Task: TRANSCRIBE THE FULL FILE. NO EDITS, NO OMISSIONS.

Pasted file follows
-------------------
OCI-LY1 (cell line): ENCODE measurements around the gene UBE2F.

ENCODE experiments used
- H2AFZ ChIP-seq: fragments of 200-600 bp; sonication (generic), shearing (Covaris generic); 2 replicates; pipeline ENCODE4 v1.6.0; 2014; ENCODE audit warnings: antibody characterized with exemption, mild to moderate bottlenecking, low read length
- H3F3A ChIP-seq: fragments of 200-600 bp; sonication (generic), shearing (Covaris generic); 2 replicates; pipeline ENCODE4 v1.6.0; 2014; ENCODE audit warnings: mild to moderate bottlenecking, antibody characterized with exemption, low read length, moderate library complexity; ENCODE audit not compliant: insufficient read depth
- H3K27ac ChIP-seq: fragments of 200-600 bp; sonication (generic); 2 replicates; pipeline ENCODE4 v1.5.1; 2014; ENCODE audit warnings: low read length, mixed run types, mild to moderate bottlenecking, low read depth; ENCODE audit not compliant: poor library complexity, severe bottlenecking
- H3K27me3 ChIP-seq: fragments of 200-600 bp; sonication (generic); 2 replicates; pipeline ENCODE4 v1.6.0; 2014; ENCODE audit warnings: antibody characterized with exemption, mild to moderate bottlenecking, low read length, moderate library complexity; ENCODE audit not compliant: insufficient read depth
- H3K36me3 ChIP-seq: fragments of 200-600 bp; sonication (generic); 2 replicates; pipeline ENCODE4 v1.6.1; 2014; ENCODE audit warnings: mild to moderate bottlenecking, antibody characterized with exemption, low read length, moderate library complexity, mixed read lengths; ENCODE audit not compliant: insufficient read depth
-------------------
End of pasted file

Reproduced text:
OCI-LY1 (cell line): ENCODE measurements around the gene UBE2F.

ENCODE experiments used
- H2AFZ ChIP-seq: fragments of 200-600 bp; sonication (generic), shearing (Covaris generic); 2 replicates; pipeline ENCODE4 v1.6.0; 2014; ENCODE audit warnings: antibody characterized with exemption, mild to moderate bottlenecking, low read length
- H3F3A ChIP-seq: fragments of 200-600 bp; sonication (generic), shearing (Covaris generic); 2 replicates; pipeline ENCODE4 v1.6.0; 2014; ENCODE audit warnings: mild to moderate bottlenecking, antibody characterized with exemption, low read length, moderate library complexity; ENCODE audit not compliant: insufficient read depth
- H3K27ac ChIP-seq: fragments of 200-600 bp; sonication (generic); 2 replicates; pipeline ENCODE4 v1.5.1; 2014; ENCODE audit warnings: low read length, mixed run types, mild to moderate bottlenecking, low read depth; ENCODE audit not compliant: poor library complexity, severe bottlenecking
- H3K27me3 ChIP-seq: fragments of 200-600 bp; sonication (generic); 2 replicates; pipeline ENCODE4 v1.6.0; 2014; ENCODE audit warnings: antibody characterized with exemption, mild to moderate bottlenecking, low read length, moderate library complexity; ENCODE audit not compliant: insufficient read depth
- H3K36me3 ChIP-seq: fragments of 200-600 bp; sonication (generic); 2 replicates; pipeline ENCODE4 v1.6.1; 2014; ENCODE audit warnings: mild to moderate bottlenecking, antibody characterized with exemption, low read length, moderate library complexity, mixed read lengths; ENCODE audit not compliant: insufficient read depth